Put Yourself in the Driver’s Seat and Take Control of Stress

Stress abounds in today’s culture. We think it’s normal. For people who seem constantly stressed, we don’t know how to regulate it very well. Author of Why Zebras Don’t Get Ulcers, Dr. Robert Sapolsky, suggests people today are constantly activating their fight or flight (i.e. stress) response. This is why both performance and health suffer.

According to Burton & Raedeke (2005), when mind and body activation become too high (over stressed), performance suffers. This occurs because high activation leads to “excessive muscular tension and coordination problems, attention problems, and processing problems.” It short-circuits our abilities to function at optimal levels, both physically and mentally. According to Sapolsky and others, we elicit this response continuously in our daily lives. It hinders performance and significantly degrades our overall health. How does this happen?

 stressed to the max

The Stress Response

The stress response is a series of reactions in the sympathetic nervous system. Once a stressor is perceived, the hypothalomus in the brain sets off a chain reaction. Respiration, heart rate, blood pressure, metabolism and pupil dilation all increase and blood vessels constrict. This enables us to fight or flee, as we deal with a momentary stressor, not day in and day out as we often do in our culture today. Living in this constant state of elevated stress is unnecessary. We need to regulate our bodies’ reactions to stress on a regular basis and also during performance moments.

How do we turn down our stress response and take control? In Hardy et. al (1996), researchers cite that athletes use a set of core psychological skills to help them perform at their peaks. This includes regulating their minds and bodies when it comes to stress. The authors highlighted that relaxation was an essential skill for any athlete to handle the pressures of competition and regular stresses of competitive sports. However, you don’t have to be an athlete to face pressure and stress, right?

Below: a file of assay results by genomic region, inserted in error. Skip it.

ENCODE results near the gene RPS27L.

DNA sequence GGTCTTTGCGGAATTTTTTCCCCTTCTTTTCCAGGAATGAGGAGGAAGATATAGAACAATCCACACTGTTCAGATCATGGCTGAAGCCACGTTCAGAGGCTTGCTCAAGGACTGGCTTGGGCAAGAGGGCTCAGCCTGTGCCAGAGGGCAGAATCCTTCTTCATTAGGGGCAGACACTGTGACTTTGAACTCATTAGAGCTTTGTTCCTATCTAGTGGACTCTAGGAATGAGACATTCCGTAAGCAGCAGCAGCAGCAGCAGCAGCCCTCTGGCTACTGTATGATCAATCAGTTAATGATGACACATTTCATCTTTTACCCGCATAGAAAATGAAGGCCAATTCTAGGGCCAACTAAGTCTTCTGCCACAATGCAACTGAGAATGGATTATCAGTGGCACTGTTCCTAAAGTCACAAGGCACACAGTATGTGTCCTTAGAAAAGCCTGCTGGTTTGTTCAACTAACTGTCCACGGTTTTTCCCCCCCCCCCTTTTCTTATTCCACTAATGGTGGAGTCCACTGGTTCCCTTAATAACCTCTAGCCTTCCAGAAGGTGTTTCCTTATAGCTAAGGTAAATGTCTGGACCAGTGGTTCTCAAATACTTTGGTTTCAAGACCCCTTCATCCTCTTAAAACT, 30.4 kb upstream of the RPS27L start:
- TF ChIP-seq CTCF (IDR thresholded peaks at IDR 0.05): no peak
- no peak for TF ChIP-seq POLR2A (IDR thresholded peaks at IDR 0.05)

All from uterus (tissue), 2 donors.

The Relaxation Response

There are numerous techniques and strategies to reduce stress and increase relaxation. One of the best I’ve found directly opposes the effects of the fight or flight response and boosts both performance and health. The Relaxation Response, coined by professor, author and founder of Harvard’s Mind/Body Medical Institute, Dr. Herbert Benson does exactly that.

To take advantage of the Relaxation Response by triggering the parasympathetic nervous system, regularly practice these 3 steps.


  • Get comfortable and avoid distractions.
  • Try to relax your muscles.


  • Breathe through your nose and fill your lungs fully.
  • As you exhale, repeat a calming word, phrase or even a number to yourself.


  • Maintain an accepting mindset, not worrying about how well you’re practicing the technique.
  • As distractions creep in (which they will), simply return your attention to your breathing and repeated word or phrase as you exhale.
  • Continue for up to 10 minutes.

Benefits of The Relaxation Response

  • Counteracts the negative effects of the fight or flight response
  • Reduces the body’s activation level, which positively impacts future as well as immediate performance
  • According to Psychology Today, the Relaxation Response helps “any health problem that is caused or exacerbated by chronic stress such as fibromyalgia, gastrointestinal ailments, insomnia, hypertension, anxiety disorders and others.”

Whether you are just trying to weather the tempo of life’s storms or preparing for a pressure performance, the Relaxation Response is a go-to for relaxation. As with any skill, your technique and the payoffs will only grow with practice. Don’t expect immediate relief under pressure if you haven’t been developing this skill every day. Schedule a few minutes each day to practice this phenomenal relaxation tool and boost your ability to regulate your mind and body. Take control today.

Question: When do you plan to use the Relaxation Response today? I’d love to hear your thoughts in the comments section below.


Please note: I encourage reader discussion, however, I reserve the right to delete comments that are offensive or off-topic.

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